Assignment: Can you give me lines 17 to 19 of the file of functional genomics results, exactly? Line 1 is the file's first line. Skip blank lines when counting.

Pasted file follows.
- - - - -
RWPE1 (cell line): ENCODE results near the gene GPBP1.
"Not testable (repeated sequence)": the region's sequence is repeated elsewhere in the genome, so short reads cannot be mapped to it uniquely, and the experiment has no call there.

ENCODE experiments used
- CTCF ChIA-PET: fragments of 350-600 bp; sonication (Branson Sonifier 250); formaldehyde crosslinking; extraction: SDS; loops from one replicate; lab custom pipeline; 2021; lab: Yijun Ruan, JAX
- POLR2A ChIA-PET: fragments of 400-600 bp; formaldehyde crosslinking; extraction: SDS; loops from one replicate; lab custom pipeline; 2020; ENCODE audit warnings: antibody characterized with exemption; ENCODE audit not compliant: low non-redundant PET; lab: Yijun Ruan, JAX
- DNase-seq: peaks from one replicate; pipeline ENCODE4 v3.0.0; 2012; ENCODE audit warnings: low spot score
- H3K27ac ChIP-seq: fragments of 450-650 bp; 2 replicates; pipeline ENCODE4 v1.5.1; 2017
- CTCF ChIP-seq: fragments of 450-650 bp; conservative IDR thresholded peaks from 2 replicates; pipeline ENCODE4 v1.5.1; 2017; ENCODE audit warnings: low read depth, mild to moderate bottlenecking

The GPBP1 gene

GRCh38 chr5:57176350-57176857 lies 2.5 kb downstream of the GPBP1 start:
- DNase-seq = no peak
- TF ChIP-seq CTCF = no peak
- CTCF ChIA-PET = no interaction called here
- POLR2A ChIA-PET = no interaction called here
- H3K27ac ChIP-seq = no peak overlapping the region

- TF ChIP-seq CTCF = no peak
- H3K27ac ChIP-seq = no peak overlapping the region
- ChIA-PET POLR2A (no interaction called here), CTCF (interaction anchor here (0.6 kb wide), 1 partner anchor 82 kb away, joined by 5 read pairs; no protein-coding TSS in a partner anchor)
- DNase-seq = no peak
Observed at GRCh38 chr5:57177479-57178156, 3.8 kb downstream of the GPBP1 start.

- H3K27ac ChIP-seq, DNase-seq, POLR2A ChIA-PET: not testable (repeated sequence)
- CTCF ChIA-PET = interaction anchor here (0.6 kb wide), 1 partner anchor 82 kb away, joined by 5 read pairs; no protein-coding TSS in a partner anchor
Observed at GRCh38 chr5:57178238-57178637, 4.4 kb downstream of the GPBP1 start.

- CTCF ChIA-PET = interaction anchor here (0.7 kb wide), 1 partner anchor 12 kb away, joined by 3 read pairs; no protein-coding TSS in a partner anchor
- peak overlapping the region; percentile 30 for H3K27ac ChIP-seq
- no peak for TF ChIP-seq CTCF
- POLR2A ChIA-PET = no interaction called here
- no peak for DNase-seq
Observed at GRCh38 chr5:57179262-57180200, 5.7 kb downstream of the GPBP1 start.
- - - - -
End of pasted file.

- H3K27ac ChIP-seq = no peak overlapping the region
- ChIA-PET POLR2A (no interaction called here), CTCF (interaction anchor here (0.6 kb wide), 1 partner anchor 82 kb away, joined by 5 read pairs; no protein-coding TSS in a partner anchor)
- DNase-seq = no peak